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Thought leadership

Tenant centricity: A new approach to residential real estate

Discover the transformative power of tenant centricity in residential real estate management. Explore how this customer-focused approach is reshaping the industry, with insights from thought leaders. Learn what tenant centricity means, its impact on real estate, and how it's driving positive tenant experiences. Dive into the development of this revolution and the challenges companies face when embracing it.

A new approach to property management is transforming the residential real estate landscape. It’s called tenant centricity.

More and more companies are realising that now is the time to move away from a solely product focused approach, and work in the needs and considerations of the tenants into their operations.

But how did this shift come about, and what can real estate companies do to set the wheels of change in motion? We spoke to three distinguished thought leaders from within the residential industry to get their advice.

Read on to find out what they told us. 

What is tenant centricity?

“Tenant-centricity refers to a business approach that places the tenant or customer at the centre of its operations and decision-making.” says Tim Aalders, portfolio manager at Van der Vorm. 

“It involves understanding the needs, preferences, and behaviours of tenants and aligning all business activities to meet those needs. A tenant-centric organisation strives to create a positive experience for its tenants by providing high-quality services, responsive support, and personalised attention.”

“This approach can lead to higher tenant satisfaction and retention, which can translate into increased revenue and growth opportunities for the organisation.”

How did the tenant centric revolution come about?

The real estate industry has been slow to adopt the customer-centric approach that has become the modus operandi for other industries like banking, transport and hospitality.

Real estate property management has traditionally focused on the physical product—the building—rather than the people living in it. This is changing.

“Real estate is a peculiar and capital-intensive sector.” says Frank Hendriksen—an industry veteran who sat on the board of Dutch real estate companies Dela Vastgoed and KFN.

“It can attract people who want to make a lot of money quickly. Many focus on transactions, only seeing the added value of a well-leased building through financial incentives. The ultimate goal is to sell the building at a higher value.”

“There is, however, a growing movement in the market that prioritises the tenant and values a sustainable relationship with them, rather than just adding value for the sake of increasing revenue.”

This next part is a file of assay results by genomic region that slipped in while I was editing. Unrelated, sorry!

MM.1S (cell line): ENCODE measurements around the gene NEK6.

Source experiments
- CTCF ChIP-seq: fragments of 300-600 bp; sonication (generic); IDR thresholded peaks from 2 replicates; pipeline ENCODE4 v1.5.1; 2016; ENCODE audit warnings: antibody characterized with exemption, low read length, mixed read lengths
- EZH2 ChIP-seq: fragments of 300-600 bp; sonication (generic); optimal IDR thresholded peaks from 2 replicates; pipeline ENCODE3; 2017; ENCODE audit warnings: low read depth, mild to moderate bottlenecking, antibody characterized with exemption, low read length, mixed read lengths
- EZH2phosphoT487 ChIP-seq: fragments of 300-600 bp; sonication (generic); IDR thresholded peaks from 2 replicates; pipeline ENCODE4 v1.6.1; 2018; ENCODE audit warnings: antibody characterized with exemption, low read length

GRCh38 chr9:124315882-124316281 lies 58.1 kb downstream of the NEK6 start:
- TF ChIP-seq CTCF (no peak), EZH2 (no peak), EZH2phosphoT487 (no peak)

During his time at KFN, Frank initiated a shift from product-centric to tenant centric.

“I introduced account management to KFN at a time when it was still more financially driven than customer focused. The approach emphasises the importance of the customer as a revenue generator. This was almost unheard of in a sector which often prioritised buildings and deals over customers.”

But since then, this approach has spread. Now more than ever, a renewed focus on the tenant is changing how real estate companies manage their properties.

From product-led to service-led 

“Real estate is becoming more service based,” says Bert van Lunteren—CEO of Schep Vastgoedmanagers, a real estate company specialising in managing properties.

“Previously, the focus was on projects related solely to property management—like maintenance, cleaning, and repairs. But now we’re transitioning towards providing services that enhance the living experience.” 

Bert identifies three unofficial schools of thought which currently coexist in the world of real estate and property management. 

“First, there’s those who seek returns no matter what. They often engage in unethical practices like monopolies and generally aren’t sustainable long-term.”

“Second, there’s those who care just enough about the tenant experience to maintain tenant retention and protect their reputation.”

“Third, there’s those that take a service-oriented, tenant centric approach to real estate. They strive to understand the modern tenant. These companies are setting an example for others.”

Guiding the transition 

But as in any industry, great change takes a while to truly take hold. Resistance to change is the main obstacle for companies seeking to transition to a tenant-centric approach. 

“The first stage in any kind of technological or behavioural transition is acceptance and acknowledgement,” says Kelly Scott, an experienced business leader who now acts as founder and director of Transitional Intelligence.

“If you acknowledge what needs to change, as well as the motivations driving those changes, you can make the first steps toward a successful transition. Second comes awareness, then action.”

“Managers should ask themselves what these changes mean for their company and their team. Then work to bring about small, psychological changes on the individual level—that’s awareness. Then there’s taking steps to respond to those societal changes by transforming business models, that’s action.”



Set the wheels of change in motion

Tenant centricity is an approach whereby a company prioritises tenant experience in its operations and decision-making. It’s about understanding tenants’ needs, preferences, and behaviours, and providing an experience that exceeds expectations.

It’s been slow to take hold in the real estate industry. But by prioritising the tenant experience, companies can enhance tenant satisfaction, grow retention, boost revenue, and ultimately sustain growth. 

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